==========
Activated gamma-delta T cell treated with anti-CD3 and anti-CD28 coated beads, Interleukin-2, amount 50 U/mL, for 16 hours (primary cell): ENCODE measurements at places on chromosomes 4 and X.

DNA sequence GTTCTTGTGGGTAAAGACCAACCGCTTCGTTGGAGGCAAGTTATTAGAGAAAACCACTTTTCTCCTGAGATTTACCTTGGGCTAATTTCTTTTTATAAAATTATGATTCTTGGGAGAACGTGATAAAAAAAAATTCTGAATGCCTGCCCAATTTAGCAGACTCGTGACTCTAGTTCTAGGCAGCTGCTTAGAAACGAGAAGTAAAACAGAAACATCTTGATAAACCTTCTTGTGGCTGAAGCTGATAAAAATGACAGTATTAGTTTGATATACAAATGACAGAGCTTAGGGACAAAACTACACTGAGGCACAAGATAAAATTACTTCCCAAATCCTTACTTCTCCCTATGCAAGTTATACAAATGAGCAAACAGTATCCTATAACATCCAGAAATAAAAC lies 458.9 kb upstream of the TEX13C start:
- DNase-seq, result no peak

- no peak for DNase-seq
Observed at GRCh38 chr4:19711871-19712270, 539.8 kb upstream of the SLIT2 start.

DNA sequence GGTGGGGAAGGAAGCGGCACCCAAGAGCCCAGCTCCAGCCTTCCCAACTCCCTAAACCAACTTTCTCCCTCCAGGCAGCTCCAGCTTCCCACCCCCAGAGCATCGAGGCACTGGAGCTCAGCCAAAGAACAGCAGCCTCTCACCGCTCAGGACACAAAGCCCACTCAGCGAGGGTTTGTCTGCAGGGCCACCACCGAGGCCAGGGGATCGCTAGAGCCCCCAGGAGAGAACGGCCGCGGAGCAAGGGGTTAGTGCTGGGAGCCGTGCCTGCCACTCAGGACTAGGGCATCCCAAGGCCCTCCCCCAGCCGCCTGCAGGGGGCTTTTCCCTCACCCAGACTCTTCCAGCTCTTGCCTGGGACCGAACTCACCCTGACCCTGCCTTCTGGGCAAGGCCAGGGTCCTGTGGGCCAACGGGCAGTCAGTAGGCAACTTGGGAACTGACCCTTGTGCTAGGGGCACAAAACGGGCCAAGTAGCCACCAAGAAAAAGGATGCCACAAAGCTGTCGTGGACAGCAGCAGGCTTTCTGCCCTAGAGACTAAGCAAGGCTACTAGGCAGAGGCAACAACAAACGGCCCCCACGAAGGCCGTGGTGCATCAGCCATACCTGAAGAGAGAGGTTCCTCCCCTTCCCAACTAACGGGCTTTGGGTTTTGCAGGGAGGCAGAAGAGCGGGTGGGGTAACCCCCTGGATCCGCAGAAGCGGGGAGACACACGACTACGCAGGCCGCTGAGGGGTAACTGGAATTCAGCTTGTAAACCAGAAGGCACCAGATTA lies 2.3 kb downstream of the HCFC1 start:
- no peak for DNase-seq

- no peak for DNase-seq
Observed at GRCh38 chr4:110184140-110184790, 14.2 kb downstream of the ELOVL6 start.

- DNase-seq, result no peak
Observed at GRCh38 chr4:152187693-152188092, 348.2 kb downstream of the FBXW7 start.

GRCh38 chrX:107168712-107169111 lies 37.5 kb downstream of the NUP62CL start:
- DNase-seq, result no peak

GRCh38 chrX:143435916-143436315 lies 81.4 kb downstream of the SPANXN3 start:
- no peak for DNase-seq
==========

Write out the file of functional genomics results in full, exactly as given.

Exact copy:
Activated gamma-delta T cell treated with anti-CD3 and anti-CD28 coated beads, Interleukin-2, amount 50 U/mL, for 16 hours (primary cell): ENCODE measurements at places on chromosomes 4 and X.

DNA sequence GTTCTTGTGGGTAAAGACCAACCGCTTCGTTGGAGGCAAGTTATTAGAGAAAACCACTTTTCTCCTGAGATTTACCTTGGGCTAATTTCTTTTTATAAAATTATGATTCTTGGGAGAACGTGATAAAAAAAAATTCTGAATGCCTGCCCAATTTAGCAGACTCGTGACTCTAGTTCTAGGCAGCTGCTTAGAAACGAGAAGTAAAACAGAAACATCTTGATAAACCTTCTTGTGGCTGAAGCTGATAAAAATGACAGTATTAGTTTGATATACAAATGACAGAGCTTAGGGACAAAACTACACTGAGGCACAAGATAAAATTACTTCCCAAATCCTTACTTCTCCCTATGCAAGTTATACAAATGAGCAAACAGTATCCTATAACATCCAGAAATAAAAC lies 458.9 kb upstream of the TEX13C start:
- DNase-seq, result no peak

- no peak for DNase-seq
Observed at GRCh38 chr4:19711871-19712270, 539.8 kb upstream of the SLIT2 start.

DNA sequence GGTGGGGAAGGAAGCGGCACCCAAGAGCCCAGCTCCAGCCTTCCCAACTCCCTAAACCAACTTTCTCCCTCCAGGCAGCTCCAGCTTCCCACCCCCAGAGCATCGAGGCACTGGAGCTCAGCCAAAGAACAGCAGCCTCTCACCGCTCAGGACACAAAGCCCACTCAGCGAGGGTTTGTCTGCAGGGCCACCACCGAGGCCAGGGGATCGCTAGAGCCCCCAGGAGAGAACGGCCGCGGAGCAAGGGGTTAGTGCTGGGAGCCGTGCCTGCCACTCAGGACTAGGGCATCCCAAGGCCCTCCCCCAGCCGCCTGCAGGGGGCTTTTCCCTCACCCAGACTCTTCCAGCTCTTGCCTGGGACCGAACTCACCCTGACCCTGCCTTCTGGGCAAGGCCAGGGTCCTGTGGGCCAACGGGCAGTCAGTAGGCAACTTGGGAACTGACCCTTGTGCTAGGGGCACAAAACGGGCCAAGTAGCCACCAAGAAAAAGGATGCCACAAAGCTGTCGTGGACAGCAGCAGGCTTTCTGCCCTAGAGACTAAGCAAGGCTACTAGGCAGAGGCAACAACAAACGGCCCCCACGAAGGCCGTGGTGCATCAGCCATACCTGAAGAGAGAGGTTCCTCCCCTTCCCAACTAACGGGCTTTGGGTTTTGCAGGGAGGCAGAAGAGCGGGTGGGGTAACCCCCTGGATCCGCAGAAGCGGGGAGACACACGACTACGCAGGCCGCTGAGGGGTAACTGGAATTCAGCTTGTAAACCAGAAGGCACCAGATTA lies 2.3 kb downstream of the HCFC1 start:
- no peak for DNase-seq

- no peak for DNase-seq
Observed at GRCh38 chr4:110184140-110184790, 14.2 kb downstream of the ELOVL6 start.

- DNase-seq, result no peak
Observed at GRCh38 chr4:152187693-152188092, 348.2 kb downstream of the FBXW7 start.

GRCh38 chrX:107168712-107169111 lies 37.5 kb downstream of the NUP62CL start:
- DNase-seq, result no peak

GRCh38 chrX:143435916-143436315 lies 81.4 kb downstream of the SPANXN3 start:
- no peak for DNase-seq